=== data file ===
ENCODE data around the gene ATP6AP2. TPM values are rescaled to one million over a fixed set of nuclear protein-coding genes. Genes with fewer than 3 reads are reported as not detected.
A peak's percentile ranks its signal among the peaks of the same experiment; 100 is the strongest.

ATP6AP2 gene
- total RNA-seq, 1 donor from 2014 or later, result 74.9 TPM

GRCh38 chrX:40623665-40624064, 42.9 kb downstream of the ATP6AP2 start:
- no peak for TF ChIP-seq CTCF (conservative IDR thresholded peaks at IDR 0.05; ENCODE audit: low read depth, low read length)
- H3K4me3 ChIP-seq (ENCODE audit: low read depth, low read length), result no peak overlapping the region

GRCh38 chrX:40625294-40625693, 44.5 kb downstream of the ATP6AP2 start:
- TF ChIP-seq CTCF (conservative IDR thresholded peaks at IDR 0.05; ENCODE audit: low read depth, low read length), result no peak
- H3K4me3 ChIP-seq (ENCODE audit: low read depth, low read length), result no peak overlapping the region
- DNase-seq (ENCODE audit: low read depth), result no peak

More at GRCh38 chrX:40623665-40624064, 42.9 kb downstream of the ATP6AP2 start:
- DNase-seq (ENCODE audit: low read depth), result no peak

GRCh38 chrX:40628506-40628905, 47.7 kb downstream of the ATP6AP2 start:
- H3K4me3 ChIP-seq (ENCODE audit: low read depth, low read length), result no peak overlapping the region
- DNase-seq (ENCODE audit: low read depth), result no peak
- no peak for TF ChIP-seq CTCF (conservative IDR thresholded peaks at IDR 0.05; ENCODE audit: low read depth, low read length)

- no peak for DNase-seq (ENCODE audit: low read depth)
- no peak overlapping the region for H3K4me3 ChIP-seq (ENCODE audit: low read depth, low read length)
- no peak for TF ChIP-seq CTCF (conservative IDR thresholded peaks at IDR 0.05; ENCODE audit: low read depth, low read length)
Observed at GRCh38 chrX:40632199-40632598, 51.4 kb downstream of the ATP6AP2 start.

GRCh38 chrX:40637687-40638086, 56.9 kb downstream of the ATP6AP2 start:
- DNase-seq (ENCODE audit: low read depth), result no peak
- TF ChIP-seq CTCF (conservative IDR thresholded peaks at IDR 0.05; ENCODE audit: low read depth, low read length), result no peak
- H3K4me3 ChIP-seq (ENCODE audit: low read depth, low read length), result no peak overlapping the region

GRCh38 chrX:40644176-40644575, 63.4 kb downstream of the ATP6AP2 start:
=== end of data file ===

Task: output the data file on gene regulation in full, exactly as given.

ENCODE data around the gene ATP6AP2. TPM values are rescaled to one million over a fixed set of nuclear protein-coding genes. Genes with fewer than 3 reads are reported as not detected.
A peak's percentile ranks its signal among the peaks of the same experiment; 100 is the strongest.

ATP6AP2 gene
- total RNA-seq, 1 donor from 2014 or later, result 74.9 TPM

GRCh38 chrX:40623665-40624064, 42.9 kb downstream of the ATP6AP2 start:
- no peak for TF ChIP-seq CTCF (conservative IDR thresholded peaks at IDR 0.05; ENCODE audit: low read depth, low read length)
- H3K4me3 ChIP-seq (ENCODE audit: low read depth, low read length), result no peak overlapping the region

GRCh38 chrX:40625294-40625693, 44.5 kb downstream of the ATP6AP2 start:
- TF ChIP-seq CTCF (conservative IDR thresholded peaks at IDR 0.05; ENCODE audit: low read depth, low read length), result no peak
- H3K4me3 ChIP-seq (ENCODE audit: low read depth, low read length), result no peak overlapping the region
- DNase-seq (ENCODE audit: low read depth), result no peak

More at GRCh38 chrX:40623665-40624064, 42.9 kb downstream of the ATP6AP2 start:
- DNase-seq (ENCODE audit: low read depth), result no peak

GRCh38 chrX:40628506-40628905, 47.7 kb downstream of the ATP6AP2 start:
- H3K4me3 ChIP-seq (ENCODE audit: low read depth, low read length), result no peak overlapping the region
- DNase-seq (ENCODE audit: low read depth), result no peak
- no peak for TF ChIP-seq CTCF (conservative IDR thresholded peaks at IDR 0.05; ENCODE audit: low read depth, low read length)

- no peak for DNase-seq (ENCODE audit: low read depth)
- no peak overlapping the region for H3K4me3 ChIP-seq (ENCODE audit: low read depth, low read length)
- no peak for TF ChIP-seq CTCF (conservative IDR thresholded peaks at IDR 0.05; ENCODE audit: low read depth, low read length)
Observed at GRCh38 chrX:40632199-40632598, 51.4 kb downstream of the ATP6AP2 start.

GRCh38 chrX:40637687-40638086, 56.9 kb downstream of the ATP6AP2 start:
- DNase-seq (ENCODE audit: low read depth), result no peak
- TF ChIP-seq CTCF (conservative IDR thresholded peaks at IDR 0.05; ENCODE audit: low read depth, low read length), result no peak
- H3K4me3 ChIP-seq (ENCODE audit: low read depth, low read length), result no peak overlapping the region

GRCh38 chrX:40644176-40644575, 63.4 kb downstream of the ATP6AP2 start: